2 maps: Berber-speaking towns of eastern Libya and Egypt, Reflexes of *q in Egypt and Libya, 11 Sample texts, numerous tables and charts
Text language: English
This book examines loanwords and intra-Berber relationships of Siwi, the easternmost Berber language, with regard to the influence of migration on the language. The complex contact history of Siwi is shown to have involved at least three distinct varieties of Arabic at different periods. The Arabic component of Siwi includes loanwords and calques with no surviving counterpart in modern regional dialects, indicating a significant time depth and casting light on the history of spoken Arabic as well as of Berber.
The effects of contact upon the grammar are analysed in detail, following and expanding upon the author’s doctoral thesis. These effects comprise the morphology in terms of the application of Arabic non-concatenative templatic morphology to Berber adjectival roots and nouns, the use of calquing, the simplification of the complex verbal morphology characteristic of Berber as well as the borrowing of entire paradigms of numeral+measure phrases from Arabic, described here in detail for the first time. This provides a lexically based entry path for syntactic rules. The usual Berber focus-marking constructions are entirely replaced by Arabic forms, affecting both morphology and syntax. As a necessary prerequisite for the description of contact, this work at the same time examines inherited forms in comparative Berber perspective.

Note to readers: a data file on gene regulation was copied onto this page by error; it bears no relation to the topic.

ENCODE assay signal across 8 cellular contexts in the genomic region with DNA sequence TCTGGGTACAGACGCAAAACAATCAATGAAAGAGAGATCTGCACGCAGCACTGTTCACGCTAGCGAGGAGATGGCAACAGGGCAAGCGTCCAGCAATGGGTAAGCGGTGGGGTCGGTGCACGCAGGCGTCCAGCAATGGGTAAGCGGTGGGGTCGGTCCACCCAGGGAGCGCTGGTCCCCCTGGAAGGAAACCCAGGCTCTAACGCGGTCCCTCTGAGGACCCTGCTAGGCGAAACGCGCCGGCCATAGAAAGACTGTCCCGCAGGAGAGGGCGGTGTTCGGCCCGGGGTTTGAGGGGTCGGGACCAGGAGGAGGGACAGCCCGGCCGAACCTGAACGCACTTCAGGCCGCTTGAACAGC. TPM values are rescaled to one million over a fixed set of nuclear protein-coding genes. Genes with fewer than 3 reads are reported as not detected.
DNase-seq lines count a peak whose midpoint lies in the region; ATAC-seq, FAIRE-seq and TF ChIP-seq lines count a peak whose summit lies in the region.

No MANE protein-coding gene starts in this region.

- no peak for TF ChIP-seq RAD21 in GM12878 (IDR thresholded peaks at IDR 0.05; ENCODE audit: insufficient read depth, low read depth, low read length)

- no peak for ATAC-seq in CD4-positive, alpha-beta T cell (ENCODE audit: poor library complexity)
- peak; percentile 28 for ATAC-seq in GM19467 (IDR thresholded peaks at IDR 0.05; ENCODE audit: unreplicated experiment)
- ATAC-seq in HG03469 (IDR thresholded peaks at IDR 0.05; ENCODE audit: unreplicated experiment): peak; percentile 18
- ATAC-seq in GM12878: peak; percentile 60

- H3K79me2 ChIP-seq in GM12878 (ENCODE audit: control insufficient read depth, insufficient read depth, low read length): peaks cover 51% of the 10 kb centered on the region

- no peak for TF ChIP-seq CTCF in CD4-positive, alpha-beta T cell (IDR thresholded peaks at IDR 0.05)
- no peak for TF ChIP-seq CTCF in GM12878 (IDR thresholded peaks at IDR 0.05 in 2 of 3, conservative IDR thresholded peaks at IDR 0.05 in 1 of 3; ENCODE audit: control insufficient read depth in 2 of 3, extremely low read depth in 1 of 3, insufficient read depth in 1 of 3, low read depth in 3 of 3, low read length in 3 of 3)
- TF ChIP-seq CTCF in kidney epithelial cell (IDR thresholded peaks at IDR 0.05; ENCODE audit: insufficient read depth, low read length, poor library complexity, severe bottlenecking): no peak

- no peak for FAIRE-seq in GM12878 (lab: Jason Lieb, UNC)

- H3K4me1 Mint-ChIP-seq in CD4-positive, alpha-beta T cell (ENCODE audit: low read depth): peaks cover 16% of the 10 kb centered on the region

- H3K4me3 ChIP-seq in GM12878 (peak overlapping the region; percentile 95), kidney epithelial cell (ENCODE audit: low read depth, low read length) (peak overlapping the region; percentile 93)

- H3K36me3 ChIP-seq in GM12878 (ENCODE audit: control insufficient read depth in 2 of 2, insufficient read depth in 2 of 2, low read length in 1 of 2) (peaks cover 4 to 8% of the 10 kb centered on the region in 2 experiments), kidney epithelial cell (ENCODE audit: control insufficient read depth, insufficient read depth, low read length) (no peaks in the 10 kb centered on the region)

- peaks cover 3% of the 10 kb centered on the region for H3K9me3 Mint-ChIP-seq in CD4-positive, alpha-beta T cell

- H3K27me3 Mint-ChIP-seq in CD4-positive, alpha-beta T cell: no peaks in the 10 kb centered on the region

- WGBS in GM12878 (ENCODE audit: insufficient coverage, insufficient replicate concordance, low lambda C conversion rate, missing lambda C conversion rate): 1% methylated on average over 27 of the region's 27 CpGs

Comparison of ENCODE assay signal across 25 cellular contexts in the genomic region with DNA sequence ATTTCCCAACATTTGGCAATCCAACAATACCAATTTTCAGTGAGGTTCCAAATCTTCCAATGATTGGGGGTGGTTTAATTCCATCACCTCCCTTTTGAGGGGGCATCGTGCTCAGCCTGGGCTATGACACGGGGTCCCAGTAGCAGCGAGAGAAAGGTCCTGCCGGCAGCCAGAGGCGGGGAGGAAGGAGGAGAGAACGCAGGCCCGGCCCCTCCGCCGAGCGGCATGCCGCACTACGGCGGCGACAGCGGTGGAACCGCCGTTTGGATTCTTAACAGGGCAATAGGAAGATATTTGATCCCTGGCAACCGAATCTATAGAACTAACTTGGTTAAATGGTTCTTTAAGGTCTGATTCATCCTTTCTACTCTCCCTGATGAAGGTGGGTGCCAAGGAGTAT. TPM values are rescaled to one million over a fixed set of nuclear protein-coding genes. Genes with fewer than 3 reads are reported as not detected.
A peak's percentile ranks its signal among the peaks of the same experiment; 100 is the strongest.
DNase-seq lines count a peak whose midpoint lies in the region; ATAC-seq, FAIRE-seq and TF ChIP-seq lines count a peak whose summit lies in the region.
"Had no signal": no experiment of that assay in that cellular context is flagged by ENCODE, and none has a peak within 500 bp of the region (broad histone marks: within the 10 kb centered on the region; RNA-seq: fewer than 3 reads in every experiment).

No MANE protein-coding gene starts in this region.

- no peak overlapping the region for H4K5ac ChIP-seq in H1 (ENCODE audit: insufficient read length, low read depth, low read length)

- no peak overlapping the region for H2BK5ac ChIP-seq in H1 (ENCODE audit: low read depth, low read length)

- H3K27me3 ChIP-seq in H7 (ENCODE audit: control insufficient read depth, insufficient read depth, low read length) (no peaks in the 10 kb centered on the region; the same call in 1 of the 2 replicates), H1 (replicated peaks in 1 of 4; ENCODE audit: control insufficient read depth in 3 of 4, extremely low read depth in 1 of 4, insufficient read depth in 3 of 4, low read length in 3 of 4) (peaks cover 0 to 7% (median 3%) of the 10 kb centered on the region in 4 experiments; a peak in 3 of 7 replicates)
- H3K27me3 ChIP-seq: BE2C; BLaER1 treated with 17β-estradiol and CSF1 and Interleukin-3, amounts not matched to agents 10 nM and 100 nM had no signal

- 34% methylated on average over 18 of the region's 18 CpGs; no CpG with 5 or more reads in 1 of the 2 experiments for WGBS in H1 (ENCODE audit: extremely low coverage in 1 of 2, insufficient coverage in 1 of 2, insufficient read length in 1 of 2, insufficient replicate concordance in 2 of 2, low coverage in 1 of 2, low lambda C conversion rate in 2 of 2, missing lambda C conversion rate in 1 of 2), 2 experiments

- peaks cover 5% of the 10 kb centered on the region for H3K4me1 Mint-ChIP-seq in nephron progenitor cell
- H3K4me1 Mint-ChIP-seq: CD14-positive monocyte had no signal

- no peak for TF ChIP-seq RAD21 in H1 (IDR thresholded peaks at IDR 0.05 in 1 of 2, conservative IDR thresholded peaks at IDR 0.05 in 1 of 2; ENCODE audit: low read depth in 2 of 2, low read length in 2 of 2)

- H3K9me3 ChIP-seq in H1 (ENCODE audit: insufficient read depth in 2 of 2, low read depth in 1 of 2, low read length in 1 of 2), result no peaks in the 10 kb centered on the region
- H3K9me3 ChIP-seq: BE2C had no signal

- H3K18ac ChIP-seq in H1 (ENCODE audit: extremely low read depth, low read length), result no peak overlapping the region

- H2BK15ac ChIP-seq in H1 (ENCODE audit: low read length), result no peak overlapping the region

Siwi itself is inadequately documented; this book, based on in situ fieldwork, describes Siwi grammar in greater detail than any previous publication. While Siwi continues to be spoken by all community members, its circumstances are not propitious for long-term survival; its documentation is thus a matter of some urgency. This book accordingly includes not just fieldwork-based grammatical and historical analysis and illustrative sentences, but also a selection of Siwi texts spanning multiple genres and produced by speakers of different ages. These include retellings of Islamic stories and accounts of a popular religious festival specific to Siwa, along with popular religious poetry; as such, it casts light on Islam in the Siwan context as well as on Berber culture.
In the same series a grammatical sketch of Siwi Berber, a study of the speech sounds of Siwi Berber and a collection and analysis of Siwi Berber texts have been published, as well as an ethnographic study of craftsmanship and architecture in Siwa: